Georgia’s 159 counties are second in number in the United States only to Texas’s 254 counties. By legend, Georgia created so many counties to accommodate the time it took a farmer on a horse or mule-drawn wagon to travel to the courthouse and back in one day. More plausibly, the plethora of counties was established so Georgia’s sparsely populated rural areas could control the state legislature under the old county unit political system.
But why are Georgia’s counties of interest to Oakland Cemetery? Because three counties are named in honor of three of Oakland’s “silent citizens” – statesman Benjamin H. Hill, jurist Logan Bleckley, and Civil War general Clement A. Evans. Two other Georgia county namesakes, journalist Henry Grady and statesman Alexander H. Stephens, were temporarily interred at Oakland in the 19th century.
Ben Hill County, located in southern Georgia, was established in 1906. The county seat, Fitzgerald, has interesting origins. It was founded by an Indiana newspaper editor in the 1890s as a planned community for Civil War veterans, both Union and Confederate. Fitzgerald is also home to a colorful colony of wild Burmese chickens, the remnants of a failed game bird experiment.
In his long public career, Benjamin Harvey Hill (1823-1882) was a prosperous attorney in LaGrange, an unsuccessful candidate for Georgia governor on the Know Nothing Party ticket, an opponent of secession, a Confederate senator, an opponent of Reconstruction-turned advocate for the acceptance of Reconstruction, a booster of the New South, and a U.S. congressman and senator. Four years after his death, the dedication ceremony in Atlanta for Hill’s massive marble statue (now standing in the state capitol) drew a crowd estimated of 100,000 people.
Hill’s grave is on East Hill, on the eastern end of Oakland Cemetery. Inscribed on his monument are words he penned after his famed orator’s voice had been stilled by cancer of the tongue, which would soon claim his life. The inscription reads, in part: “If a grain of corn will die and then rise again in so much beauty, why may not I die and then rise again in infinite beauty and life?”
Bleckley County, in central Georgia, was established in 1912 and its county seat is Cochran. Logan Bleckley (1827-1907) rose from humble beginnings in the mountains of Rabun County to become one of Georgia’s most acclaimed jurists. The decisions he wrote as justice and chief justice of the Georgia Supreme Court were admired around the country for their legal brilliance, concision, and wit. Sometimes they even included a bit of Bleckley’s own poetry.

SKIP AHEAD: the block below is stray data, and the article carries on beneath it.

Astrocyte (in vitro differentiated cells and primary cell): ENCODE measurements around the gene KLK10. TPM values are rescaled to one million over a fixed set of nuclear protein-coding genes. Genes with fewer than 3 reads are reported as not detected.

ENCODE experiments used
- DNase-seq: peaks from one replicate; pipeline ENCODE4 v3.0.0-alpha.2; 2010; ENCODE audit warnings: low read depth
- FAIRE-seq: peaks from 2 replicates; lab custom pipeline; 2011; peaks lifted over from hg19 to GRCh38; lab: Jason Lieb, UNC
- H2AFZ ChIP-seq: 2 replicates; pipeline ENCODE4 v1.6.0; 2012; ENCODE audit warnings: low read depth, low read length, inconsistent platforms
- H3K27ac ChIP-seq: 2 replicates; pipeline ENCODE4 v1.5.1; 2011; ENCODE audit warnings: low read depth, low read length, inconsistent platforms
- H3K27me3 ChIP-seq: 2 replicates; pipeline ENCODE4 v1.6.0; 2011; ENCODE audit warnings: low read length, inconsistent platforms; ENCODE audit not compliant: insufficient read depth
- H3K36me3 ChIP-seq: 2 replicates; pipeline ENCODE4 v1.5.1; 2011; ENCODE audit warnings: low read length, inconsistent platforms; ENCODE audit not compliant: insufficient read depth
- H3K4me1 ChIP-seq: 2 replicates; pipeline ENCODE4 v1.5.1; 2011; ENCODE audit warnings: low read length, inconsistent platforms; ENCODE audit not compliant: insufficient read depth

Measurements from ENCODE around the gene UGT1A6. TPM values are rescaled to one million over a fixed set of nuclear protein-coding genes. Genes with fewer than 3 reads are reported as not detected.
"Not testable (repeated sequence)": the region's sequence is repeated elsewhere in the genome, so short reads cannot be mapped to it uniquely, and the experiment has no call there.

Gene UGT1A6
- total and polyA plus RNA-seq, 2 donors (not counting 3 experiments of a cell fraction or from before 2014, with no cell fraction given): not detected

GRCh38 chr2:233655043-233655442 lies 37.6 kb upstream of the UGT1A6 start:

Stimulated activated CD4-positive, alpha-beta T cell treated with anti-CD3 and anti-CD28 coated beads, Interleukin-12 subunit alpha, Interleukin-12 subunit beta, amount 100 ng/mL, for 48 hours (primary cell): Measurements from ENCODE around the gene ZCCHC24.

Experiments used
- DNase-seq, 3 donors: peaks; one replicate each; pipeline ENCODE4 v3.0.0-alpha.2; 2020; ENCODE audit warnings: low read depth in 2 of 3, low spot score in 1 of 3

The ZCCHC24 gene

Bleckley’s grave, which is behind the Bell Tower, is unique to the cemetery in that it is topped by a large boulder.
As a young lawyer in Atlanta in the 1850s, Bleckley partnered with future Civil War general John B. Gordon and Basil Overby, who would run unsuccessfully for governor as a Temperance Party candidate (Gordon and Overby are also buried at Oakland, Overby next to the Bleckley plot). The three men also were brothers-in-law, each having married a Haralson sister from LaGrange.
Bleckley’s grave, which is behind the Bell Tower, is unique to the cemetery in that it is topped by a large boulder. The boulder is said to have come from Bleckley’s native Screamer Mountain in Rabun County.
Evans County, in southeast Georgia, was established in 1914. Its county seat is Claxton, the “Fruit Cake Capital of the World.” Clement Anselm Evans (1833-1911) was a lawyer, judge, and state senator before the Civil War. When war came, he enlisted in the Confederate army as a private, then rose through the ranks to become a major general in the Army of Northern Virginia. Evans was so horrified by the carnage he witnessed at the Battle of Fredericksburg that he resolved to follow a path of godliness and Christian service after the war. He kept his vow, becoming a Methodist minister and pastoring for years at churches throughout Georgia.
Evans was also a prominent figure in the Lost Cause of the Confederacy movement. He was active in Confederate veteran organizations and, upon his death in 1911, was buried in his gray Confederate uniform. Evans is buried next to Oakland’s Confederate Obelisk near the graves of two other Civil War generals, John B. Gordon and Alfred Iverson, Jr.
To learn about more Oakland history and residents, attend the Sights, Symbols, and Stories of Oakland tour. Tours start from the Bell Tower and do not require reservations.